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Oracle database and operating support matrix

November 2nd, 2009 8 comments

The following matrix shows a matrix of operating systems, database version and certification status. All information is taken from the database documentation and information freely available on the internet (e.g. oracle forums, blogs). The information is structured first into operating systems (Windows, Linux, Other) and further divided into version numbers and architecture (32-bit or 64-bit).

Table annotations

  • n/a: “not supported or certified”; for this there might be several reasons, for instance:
    • operating system too old
    • mixing 32-bit operating system with 64-bit database or vice versa
    • database for this platform not available
  • Projected: will be certified in the future; at this point of time this also counts as “not supported”

Windows

9i R2
32 bit
10g R1
32-bit
10g R2
32-bit
11g R1
32-bit
11g R2
32-bit
9i R2
64-bit
10g R1
64-bit
10g R2
64-bit
11g R1
64-bit
11g R2
64-bit
Windows 2000
32-bit
CertifiedCertifiedCertifiedCertifiedn/an/an/an/an/an/a
Windows 2003
32-bit
CertifiedCertifiedCertifiedCertifiedCertified
(Single Instance only)
n/an/an/an/an/a
Windows 2003 R2
32-bit
CertifiedCertifiedCertifiedCertifiedCertified
(Single Instance only)
n/an/an/an/an/a
Windows 2003
64-bit
n/an/an/an/an/an/an/aCertifiedCertifiedCertified
Windows 2003 (Itanium)
64-bit
n/an/an/an/an/aCerti-
fied
Certi-
fied
Certifiedn/an/a
Windows 2003 R2
64-bit
n/an/an/an/an/an/an/aCertifiedCertifiedCertified
Windows 2003 R2 (Itanium) 64-bitn/an/an/an/an/an/an/aCertifiedn/an/a
Windows 2008
32-bit
n/an/aCerti-
fied
Certi-
fied
Certified
(Single Instance only)
n/an/an/an/an/a
Windows 2008 R2
32-bit
n/an/an/an/aCertified
(Single Instance only)
n/an/an/an/an/a
Windows 2008
64-bit
n/an/an/an/an/an/an/aCertifiedCertifiedCertified
Windows 2008 R2
64-bit
n/an/an/an/an/an/an/an/an/aCertified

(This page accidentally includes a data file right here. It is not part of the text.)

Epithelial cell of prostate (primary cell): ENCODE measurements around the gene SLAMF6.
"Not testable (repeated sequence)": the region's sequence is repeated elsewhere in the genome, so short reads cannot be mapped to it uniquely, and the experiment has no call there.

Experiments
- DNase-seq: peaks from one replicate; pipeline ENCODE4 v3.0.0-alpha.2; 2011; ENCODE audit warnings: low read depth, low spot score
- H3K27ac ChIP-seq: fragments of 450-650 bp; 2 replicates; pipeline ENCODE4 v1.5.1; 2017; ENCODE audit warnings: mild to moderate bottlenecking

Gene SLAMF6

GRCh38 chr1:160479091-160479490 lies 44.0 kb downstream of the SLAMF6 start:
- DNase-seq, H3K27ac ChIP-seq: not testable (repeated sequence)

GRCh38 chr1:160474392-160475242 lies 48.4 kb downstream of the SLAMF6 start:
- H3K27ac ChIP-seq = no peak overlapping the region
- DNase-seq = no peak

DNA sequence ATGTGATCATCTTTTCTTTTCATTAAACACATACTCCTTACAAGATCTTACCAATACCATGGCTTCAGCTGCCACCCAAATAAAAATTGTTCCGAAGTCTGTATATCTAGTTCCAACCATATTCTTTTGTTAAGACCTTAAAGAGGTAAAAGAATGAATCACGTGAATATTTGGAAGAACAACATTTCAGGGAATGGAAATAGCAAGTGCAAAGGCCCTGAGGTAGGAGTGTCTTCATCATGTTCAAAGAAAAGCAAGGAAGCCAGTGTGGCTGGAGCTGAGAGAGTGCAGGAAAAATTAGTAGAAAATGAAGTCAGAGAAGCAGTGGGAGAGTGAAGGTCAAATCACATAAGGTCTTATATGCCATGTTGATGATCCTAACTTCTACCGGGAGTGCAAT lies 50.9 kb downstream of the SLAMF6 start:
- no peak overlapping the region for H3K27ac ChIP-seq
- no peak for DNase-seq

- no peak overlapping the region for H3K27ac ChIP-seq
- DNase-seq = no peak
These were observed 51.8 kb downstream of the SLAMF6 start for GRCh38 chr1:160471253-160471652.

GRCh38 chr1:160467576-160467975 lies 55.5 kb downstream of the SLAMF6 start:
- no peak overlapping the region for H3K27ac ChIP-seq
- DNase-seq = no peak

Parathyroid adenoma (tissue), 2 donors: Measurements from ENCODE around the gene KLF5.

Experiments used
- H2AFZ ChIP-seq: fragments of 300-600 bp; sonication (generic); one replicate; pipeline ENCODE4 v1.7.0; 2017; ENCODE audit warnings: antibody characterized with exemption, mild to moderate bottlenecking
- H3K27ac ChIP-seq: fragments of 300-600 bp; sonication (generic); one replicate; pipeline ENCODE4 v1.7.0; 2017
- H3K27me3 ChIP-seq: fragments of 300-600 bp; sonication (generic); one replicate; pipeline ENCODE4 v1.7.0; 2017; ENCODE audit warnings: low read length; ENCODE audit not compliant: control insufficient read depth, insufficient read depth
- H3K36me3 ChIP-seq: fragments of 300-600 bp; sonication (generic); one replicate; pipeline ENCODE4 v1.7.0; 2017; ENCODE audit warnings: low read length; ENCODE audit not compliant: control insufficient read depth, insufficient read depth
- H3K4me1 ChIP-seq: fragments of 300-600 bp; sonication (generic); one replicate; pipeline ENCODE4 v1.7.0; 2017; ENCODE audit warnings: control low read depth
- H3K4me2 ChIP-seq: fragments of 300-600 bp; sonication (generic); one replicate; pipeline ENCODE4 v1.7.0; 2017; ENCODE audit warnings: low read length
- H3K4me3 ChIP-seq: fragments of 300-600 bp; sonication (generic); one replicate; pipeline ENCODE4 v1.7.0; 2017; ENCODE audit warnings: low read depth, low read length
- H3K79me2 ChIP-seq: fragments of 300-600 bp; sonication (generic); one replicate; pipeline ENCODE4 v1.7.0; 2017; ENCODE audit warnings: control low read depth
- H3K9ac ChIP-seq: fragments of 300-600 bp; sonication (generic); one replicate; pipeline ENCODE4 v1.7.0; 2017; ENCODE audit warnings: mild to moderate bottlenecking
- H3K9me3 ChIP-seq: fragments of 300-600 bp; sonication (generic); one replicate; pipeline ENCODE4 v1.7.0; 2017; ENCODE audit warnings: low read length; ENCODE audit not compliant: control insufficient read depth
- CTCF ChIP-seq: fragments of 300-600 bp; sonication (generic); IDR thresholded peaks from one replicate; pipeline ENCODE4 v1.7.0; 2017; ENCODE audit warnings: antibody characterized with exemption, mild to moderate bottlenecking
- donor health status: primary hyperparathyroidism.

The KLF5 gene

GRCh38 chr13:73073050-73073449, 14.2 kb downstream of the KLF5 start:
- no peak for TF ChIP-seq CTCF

Linux

9i R2
32 bit
10g R1
32-bit
10g R2
32-bit
11g R1
32-bit
11g R2
32-bit
9i R2
64-bit
10g R1
64-bit
10g R2
64-bit
11g R1
64-bit
11g R2
64-bit
SLES 8
32-bit
Certi-
fied
Certi-
fied
n/an/an/an/an/an/an/an/a
SLES 9
32-bit
Certi-
fied
Certi-
fied
Certifiedn/an/an/an/an/an/an/a
SLES 10
32-bit
n/an/aCertifiedCertifiedCertifiedn/an/an/an/an/a
SLES 11
32-bit
n/an/aCertifiedCertifiedCertifiedn/an/an/an/an/a
SLES 8
64-bit
n/an/an/an/an/aCerti-
fied
Certi-
fied
n/an/an/a
SLES 9
64-bit
n/an/an/an/an/aCerti-
fied
Certi-
fied
Certifiedn/an/a
SLES 10
64-bit
n/an/an/an/an/an/an/aCertifiedCertifiedCertified
SLES 11
64-bit
n/an/an/an/an/an/an/aCertifiedCertifiedCertified
Red Hat AS/ES 3
32-bit
Certi-
fied
Certi-
fied
Certifiedn/an/an/an/an/an/an/a
Red Hat AS/ES 4
32-bit
Certi-
fied
Certi-
fied
CertifiedCertifiedCertifiedn/an/an/an/an/a
Red Hat AS/ES 5
32-bit
n/an/aCertifiedCertifiedCertifiedn/an/an/an/an/a
Red Hat AS/ES 3
64-bit
n/an/an/an/an/aCerti-
fied
Certi-
fied
Certifiedn/an/a
Red Hat AS/ES 4
64-bit
n/an/an/an/an/aCerti-
fied
Certi-
fied
CertifiedCertifiedCertified
Red Hat AS/ES 5
64-bit
n/an/an/an/an/an/an/aCertifiedCertifiedCertified
Oracle Enterprise Linux 4
32-bit
Certi-
fied
Certi-
fied
CertifiedCertifiedCertifiedn/an/an/an/an/a
Oracle Enterprise Linux 5
32-bit
n/an/aCertifiedCertifiedCertifiedn/an/an/an/an/a
Oracle Enterprise Linux 4
64-bit
n/an/an/an/an/aCerti-
fied
Certi-
fied
CertifiedCertifiedCertified
Oracle Enterprise Linux 5
64-bit
n/an/an/an/an/an/an/aCertifiedCertifiedCertified
Oracle Enterprise Linux 6
64-bit
n/an/an/an/an/an/an/an/an/aCertified (11.2.0.3.0 and later)

Solaris, HP-UX, AIX

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Using data pump to export and import data using the network mode feature

November 2nd, 2009 2 comments

Data Pump is a great improvement of the old fashioned export and import utility. Data Pump is available since 10g Release 2 and offers some nice new features, for instance a API to be used to start exports and imports from within the database. Beside these features there is one major feature using data pump: SPEED. Data pump is by factors faster that traditional export/import.

A more comprehensive description about data pump can be found here or here. Documentation for version 11g Release 2 is available here.

One of the downsides of data pump – especially for unix dbas – is that data pump in oracle 10g is unable to compress the data (however it does compress metadata but savings are negligible) and is also unable to use pipes (which can be used to compress data if the software does not support this).Starting with 11g Release 1 the ability to compress data was added but required the expensive “Advanced Compression” license.

Another useful new data pump feature is the so called “network mode” which transfers the data to be imported over a database link instead of exporting the data into a file, transferring the file(s) to the destination server and importing the the export file(s).

This article is a short documentation about how to use data pumps network mode feature for importing data to remote (source and destination database are different) or local (source and destination database are the same) database instances. For general information how to use data pump or an introduction refer to the oracle documentation.

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Categories: Oracle in general Tags: